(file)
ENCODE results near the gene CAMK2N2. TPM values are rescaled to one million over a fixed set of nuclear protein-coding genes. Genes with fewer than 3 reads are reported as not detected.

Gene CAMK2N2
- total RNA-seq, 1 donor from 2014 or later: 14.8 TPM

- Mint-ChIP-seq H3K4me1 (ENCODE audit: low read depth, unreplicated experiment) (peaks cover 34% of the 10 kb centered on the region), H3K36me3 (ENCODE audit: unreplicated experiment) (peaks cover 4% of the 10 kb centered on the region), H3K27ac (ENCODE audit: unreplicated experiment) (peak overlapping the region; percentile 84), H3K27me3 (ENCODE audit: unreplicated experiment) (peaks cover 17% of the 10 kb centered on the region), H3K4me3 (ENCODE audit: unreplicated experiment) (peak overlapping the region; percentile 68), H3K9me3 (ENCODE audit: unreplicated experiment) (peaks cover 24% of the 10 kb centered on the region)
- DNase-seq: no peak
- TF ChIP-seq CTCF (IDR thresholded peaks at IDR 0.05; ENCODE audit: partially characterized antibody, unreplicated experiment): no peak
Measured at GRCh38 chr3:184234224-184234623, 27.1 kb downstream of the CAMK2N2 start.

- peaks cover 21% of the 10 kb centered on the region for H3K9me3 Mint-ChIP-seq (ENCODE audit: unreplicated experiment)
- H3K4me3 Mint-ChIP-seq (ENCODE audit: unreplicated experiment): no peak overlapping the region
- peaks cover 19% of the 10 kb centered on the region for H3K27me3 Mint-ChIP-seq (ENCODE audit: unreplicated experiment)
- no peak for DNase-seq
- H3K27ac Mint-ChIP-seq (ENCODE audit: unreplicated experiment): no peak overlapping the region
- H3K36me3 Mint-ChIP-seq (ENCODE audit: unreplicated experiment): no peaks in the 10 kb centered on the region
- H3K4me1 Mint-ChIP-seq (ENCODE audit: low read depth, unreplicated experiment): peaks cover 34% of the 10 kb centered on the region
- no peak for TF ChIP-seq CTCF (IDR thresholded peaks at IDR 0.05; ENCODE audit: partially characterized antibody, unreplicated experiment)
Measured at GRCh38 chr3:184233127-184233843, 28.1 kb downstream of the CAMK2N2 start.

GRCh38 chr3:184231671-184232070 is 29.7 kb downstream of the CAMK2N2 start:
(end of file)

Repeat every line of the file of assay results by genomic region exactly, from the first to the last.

ENCODE results near the gene CAMK2N2. TPM values are rescaled to one million over a fixed set of nuclear protein-coding genes. Genes with fewer than 3 reads are reported as not detected.

Gene CAMK2N2
- total RNA-seq, 1 donor from 2014 or later: 14.8 TPM

- Mint-ChIP-seq H3K4me1 (ENCODE audit: low read depth, unreplicated experiment) (peaks cover 34% of the 10 kb centered on the region), H3K36me3 (ENCODE audit: unreplicated experiment) (peaks cover 4% of the 10 kb centered on the region), H3K27ac (ENCODE audit: unreplicated experiment) (peak overlapping the region; percentile 84), H3K27me3 (ENCODE audit: unreplicated experiment) (peaks cover 17% of the 10 kb centered on the region), H3K4me3 (ENCODE audit: unreplicated experiment) (peak overlapping the region; percentile 68), H3K9me3 (ENCODE audit: unreplicated experiment) (peaks cover 24% of the 10 kb centered on the region)
- DNase-seq: no peak
- TF ChIP-seq CTCF (IDR thresholded peaks at IDR 0.05; ENCODE audit: partially characterized antibody, unreplicated experiment): no peak
Measured at GRCh38 chr3:184234224-184234623, 27.1 kb downstream of the CAMK2N2 start.

- peaks cover 21% of the 10 kb centered on the region for H3K9me3 Mint-ChIP-seq (ENCODE audit: unreplicated experiment)
- H3K4me3 Mint-ChIP-seq (ENCODE audit: unreplicated experiment): no peak overlapping the region
- peaks cover 19% of the 10 kb centered on the region for H3K27me3 Mint-ChIP-seq (ENCODE audit: unreplicated experiment)
- no peak for DNase-seq
- H3K27ac Mint-ChIP-seq (ENCODE audit: unreplicated experiment): no peak overlapping the region
- H3K36me3 Mint-ChIP-seq (ENCODE audit: unreplicated experiment): no peaks in the 10 kb centered on the region
- H3K4me1 Mint-ChIP-seq (ENCODE audit: low read depth, unreplicated experiment): peaks cover 34% of the 10 kb centered on the region
- no peak for TF ChIP-seq CTCF (IDR thresholded peaks at IDR 0.05; ENCODE audit: partially characterized antibody, unreplicated experiment)
Measured at GRCh38 chr3:184233127-184233843, 28.1 kb downstream of the CAMK2N2 start.

GRCh38 chr3:184231671-184232070 is 29.7 kb downstream of the CAMK2N2 start: